Monday, January 25, 2010

Sunday at the Spinning Wheel

A basket of handspun wolf/dog hair sits at my feet. The yarn is thick and fluffy, almost like mohair. The fiber appears to be completely bright white, but while spinning, I noticed black hairs evenly interspersed throughout. I've begun plying the balls of yarn together to get a stronger yarn to warp my loom.

Plying goes much faster than spinning, but even after spending 3-4 hours at it Sunday, the basket is stil 2/3 full.

While my modest Ashford wheel spun round and round, my mind was occupied with possible topics for student papers. I found myself creating sample thesis statements on issues I believe are important, but which most of my young students seem to shrug off.

I may be an old woman, a grandmother with a degenerating skeleton, but I am still capable of moral outrage, the same outrage at injustice I felt when I was 20 attending Civil Rights and Anti-Vietnam War rallies in NYC in the explosive 1960s. I am amazed at the complacency of the young. Has computer technology completely anesthesized them?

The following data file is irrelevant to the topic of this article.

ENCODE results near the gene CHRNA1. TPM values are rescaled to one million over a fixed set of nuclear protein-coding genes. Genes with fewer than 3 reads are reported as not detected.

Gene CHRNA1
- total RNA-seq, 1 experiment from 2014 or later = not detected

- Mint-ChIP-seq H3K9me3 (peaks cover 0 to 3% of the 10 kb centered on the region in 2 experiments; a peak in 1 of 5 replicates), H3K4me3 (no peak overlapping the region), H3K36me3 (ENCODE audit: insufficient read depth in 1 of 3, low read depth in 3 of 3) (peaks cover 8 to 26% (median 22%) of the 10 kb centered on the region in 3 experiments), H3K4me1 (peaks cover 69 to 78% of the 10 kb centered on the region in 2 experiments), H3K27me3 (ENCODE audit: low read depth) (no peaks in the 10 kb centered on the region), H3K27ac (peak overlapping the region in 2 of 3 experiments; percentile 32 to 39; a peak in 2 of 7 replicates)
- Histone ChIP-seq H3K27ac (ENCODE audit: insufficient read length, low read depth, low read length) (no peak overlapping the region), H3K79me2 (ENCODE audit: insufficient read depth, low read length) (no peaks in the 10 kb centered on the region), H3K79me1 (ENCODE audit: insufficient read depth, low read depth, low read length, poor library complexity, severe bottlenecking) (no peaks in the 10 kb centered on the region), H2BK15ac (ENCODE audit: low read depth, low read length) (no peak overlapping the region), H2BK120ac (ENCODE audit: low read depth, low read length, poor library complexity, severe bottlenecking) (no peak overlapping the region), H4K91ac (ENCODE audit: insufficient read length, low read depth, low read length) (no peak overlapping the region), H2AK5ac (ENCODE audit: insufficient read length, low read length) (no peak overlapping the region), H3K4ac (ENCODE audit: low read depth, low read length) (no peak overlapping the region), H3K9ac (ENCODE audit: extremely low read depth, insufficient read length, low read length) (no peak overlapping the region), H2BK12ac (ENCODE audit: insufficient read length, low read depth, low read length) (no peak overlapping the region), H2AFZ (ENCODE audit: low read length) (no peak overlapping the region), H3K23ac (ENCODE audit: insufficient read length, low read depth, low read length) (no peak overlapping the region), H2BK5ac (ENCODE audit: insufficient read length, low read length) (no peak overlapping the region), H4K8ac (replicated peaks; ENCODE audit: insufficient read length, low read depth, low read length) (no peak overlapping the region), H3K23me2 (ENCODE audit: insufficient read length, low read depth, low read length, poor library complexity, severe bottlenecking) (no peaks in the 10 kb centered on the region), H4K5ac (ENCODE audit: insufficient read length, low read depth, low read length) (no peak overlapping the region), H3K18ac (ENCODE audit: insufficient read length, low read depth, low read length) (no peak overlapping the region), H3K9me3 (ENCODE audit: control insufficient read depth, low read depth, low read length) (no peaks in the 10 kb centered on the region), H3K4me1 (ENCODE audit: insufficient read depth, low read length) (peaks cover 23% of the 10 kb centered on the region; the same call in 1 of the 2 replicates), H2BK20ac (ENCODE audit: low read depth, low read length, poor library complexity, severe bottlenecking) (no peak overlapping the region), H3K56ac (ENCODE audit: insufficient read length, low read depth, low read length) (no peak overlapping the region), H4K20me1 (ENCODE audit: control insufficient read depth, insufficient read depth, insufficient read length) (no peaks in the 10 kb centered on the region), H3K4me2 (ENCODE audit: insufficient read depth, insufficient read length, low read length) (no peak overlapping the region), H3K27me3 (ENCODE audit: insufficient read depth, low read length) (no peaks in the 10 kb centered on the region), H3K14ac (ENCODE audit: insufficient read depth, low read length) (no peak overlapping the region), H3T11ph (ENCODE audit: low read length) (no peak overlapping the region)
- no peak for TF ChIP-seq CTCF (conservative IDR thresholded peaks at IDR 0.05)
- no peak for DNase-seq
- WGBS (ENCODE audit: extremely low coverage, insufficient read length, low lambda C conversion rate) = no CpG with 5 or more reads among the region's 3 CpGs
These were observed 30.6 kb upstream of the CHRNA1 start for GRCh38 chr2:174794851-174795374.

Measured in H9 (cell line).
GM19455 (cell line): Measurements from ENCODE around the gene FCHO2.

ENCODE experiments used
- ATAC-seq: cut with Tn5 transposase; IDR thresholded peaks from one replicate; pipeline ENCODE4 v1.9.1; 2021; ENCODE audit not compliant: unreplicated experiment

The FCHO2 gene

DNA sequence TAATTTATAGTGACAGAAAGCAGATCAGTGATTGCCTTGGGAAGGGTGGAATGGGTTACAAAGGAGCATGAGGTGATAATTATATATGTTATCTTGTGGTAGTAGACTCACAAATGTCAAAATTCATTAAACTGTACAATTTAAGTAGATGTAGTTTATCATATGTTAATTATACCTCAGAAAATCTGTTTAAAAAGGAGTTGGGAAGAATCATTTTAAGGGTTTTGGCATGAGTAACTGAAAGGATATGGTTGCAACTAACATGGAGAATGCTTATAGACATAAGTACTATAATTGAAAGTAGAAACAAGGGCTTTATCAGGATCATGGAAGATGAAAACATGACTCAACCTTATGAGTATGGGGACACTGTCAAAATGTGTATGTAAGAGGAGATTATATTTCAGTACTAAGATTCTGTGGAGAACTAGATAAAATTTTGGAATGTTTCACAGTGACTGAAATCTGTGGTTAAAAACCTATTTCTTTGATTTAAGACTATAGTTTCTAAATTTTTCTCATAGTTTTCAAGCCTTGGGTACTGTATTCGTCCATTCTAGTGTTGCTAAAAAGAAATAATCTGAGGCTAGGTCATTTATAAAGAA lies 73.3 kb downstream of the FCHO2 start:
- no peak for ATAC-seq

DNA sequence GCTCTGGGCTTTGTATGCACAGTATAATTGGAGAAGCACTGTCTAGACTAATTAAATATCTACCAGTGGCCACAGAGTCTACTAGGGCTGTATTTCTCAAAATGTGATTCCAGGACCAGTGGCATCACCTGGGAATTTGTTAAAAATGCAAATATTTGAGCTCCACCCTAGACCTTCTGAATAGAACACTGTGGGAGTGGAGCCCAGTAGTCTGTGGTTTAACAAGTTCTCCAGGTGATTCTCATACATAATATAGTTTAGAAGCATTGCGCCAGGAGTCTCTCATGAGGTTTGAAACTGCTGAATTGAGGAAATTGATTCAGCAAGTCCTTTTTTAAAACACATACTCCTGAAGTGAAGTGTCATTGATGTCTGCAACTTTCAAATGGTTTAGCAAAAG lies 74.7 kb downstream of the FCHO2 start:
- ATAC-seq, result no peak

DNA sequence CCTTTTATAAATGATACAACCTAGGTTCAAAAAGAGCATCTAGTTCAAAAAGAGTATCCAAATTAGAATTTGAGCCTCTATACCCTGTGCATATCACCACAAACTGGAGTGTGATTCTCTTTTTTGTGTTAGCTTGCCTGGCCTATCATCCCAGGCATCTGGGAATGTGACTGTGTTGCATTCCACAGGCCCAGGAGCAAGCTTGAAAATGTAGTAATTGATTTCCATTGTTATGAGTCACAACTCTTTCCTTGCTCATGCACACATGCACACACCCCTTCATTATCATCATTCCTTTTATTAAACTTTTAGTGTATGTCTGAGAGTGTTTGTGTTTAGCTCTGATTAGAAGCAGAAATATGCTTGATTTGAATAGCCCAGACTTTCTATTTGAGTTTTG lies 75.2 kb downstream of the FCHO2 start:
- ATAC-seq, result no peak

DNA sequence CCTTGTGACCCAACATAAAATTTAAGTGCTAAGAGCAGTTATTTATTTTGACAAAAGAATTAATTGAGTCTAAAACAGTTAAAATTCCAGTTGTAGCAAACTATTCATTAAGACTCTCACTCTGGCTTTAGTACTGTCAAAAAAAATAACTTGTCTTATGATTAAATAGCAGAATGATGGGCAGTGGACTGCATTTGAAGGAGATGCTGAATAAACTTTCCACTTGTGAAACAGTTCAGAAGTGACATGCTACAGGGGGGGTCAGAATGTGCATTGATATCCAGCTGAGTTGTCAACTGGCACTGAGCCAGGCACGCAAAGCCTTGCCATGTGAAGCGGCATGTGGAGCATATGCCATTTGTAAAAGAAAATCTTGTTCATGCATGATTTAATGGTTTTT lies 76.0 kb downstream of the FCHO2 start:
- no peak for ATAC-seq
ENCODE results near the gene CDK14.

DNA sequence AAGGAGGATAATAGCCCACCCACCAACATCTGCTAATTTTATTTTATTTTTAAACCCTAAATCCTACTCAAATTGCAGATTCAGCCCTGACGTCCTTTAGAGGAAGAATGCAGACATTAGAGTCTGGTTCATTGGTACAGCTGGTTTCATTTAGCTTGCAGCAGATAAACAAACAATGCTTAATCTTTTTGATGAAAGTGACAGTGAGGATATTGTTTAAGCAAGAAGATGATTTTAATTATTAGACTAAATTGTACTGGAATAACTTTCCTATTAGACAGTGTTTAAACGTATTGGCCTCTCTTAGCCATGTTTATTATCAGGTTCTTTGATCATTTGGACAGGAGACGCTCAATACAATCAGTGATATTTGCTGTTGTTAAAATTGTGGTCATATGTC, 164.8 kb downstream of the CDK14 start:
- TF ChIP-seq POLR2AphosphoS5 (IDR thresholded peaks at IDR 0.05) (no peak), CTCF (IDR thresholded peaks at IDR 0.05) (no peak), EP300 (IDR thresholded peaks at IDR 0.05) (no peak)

What would my younger students do with some of these working theses:

1. If we refuse to torture prisoners, we set a positive example for the world.
2. It's ok to torture prisoners if they aren't US citizens.
3. Waterboarding is/isn't torture.
4. Torture does not fit most Americans' vision of what it means to be American.
5. Historically, torture is Medieval punishment for heretics and witches, not a tool for an Enlightened, progressive culture.
6. Torturing prisoners puts Americans in the same category as Inquisitors and the KGB.
7. Torture rarely reaps desired results and may actually cause more harm than good.
8. They do it to us, so it's ok to do it to them.

Heavy stuff, eh?

Here are some other thesis possibilities:

1. A large portion of personal survival skills (gardening, animal husbandry, spinning/weaving, cooking, pottery, etc.) humans have developed over millennia have been taken over by machines causing the cultural devaluation of their necessity, rendering them as "merely hobbies."
2. When that giant electric plug in the sky is pulled out forever, will we know how to feed and clothe ourselves?
2. Wealth is always achieved on the backs of an (sometimes invisible) underclass.
3. Americans have given up beauty and personal satisfaction for the sake of convenience.
4. Words like "fast," "convenient," "easier," are benefits listed for many electronic products, but perhaps we also give up something important when we use them.

I'd say I had a pretty productive weekend at the wheel.

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